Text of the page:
Continuing a tradition that we began last year, we've taken a data-driven look at which NFL head coaches are sitting on the hottest seats heading into the 2018 season.
Keep in mind we are not predicting which coaches will be fired. That involves two separate factors: How hot each seat is and the fortunes of each team in 2018. Instead, we isolated the first factor -- the heat under each seat -- by assuming they will each have the same losing season. Specifically, we presupposed every team would finish the year 4-12, and then asked our analytical model to make a projection on the fate of each head coach.
Just as before, we trained our model using Pro Football Reference's data on all NFL head coaching tenures since 1979. Unsurprisingly, the most important factor is the team's record from the present season, but there are a number of other factors that interact with each other within the model. Click here to read more on our methodology.
We've tested the model against every season for the past 39 years, and historically, it's correct 80 percent of the time, when using a cutoff of more than 50 percent predicting a firing, and less than 50 percent predicting retention. Last season was slightly unusual in that two of the five most likely coaches to be replaced, based on actual season results, survived. Hue Jackson (75 percent) and Bill O'Brien (65 percent) were both vulnerable, but were given reprieves due to extenuating circumstances. The other three, Chuck Pagano, Ben McAdoo and John Fox, were all replaced. Jack Del Rio's dismissal was thought to be unlikely by our model, but the Raiders jettisoned him to make a play to bring back Jon Gruden. Mike Mularkey was dispatched in one of those "mutual agreement" situations despite leading his team to a playoff appearance. As our model pointed out a year ago, he was on very thin ice before the season started.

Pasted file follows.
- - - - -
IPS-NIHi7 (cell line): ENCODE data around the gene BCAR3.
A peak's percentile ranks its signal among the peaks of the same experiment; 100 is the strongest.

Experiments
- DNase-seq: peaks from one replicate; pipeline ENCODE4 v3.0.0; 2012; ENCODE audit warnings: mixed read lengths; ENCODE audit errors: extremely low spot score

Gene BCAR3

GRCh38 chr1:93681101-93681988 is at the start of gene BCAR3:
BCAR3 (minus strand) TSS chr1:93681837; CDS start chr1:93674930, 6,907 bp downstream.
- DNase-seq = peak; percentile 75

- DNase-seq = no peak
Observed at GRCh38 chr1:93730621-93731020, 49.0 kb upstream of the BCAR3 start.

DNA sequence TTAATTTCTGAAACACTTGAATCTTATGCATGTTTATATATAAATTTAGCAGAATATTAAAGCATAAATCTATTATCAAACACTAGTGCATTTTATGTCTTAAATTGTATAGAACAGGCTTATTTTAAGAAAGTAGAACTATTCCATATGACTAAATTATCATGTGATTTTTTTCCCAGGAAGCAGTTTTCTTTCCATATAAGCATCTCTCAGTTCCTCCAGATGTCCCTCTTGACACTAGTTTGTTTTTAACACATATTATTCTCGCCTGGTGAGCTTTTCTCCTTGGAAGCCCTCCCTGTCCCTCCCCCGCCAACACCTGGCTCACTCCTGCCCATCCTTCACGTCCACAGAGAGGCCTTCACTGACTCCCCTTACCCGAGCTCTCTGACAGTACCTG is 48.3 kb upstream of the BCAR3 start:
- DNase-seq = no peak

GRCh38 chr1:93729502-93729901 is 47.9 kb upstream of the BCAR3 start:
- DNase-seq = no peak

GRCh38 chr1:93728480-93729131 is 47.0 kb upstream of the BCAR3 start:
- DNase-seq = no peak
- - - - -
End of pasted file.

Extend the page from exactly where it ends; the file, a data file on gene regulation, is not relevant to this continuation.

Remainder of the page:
Here's a look at which seats would be hottest assuming a four-win season in 2018: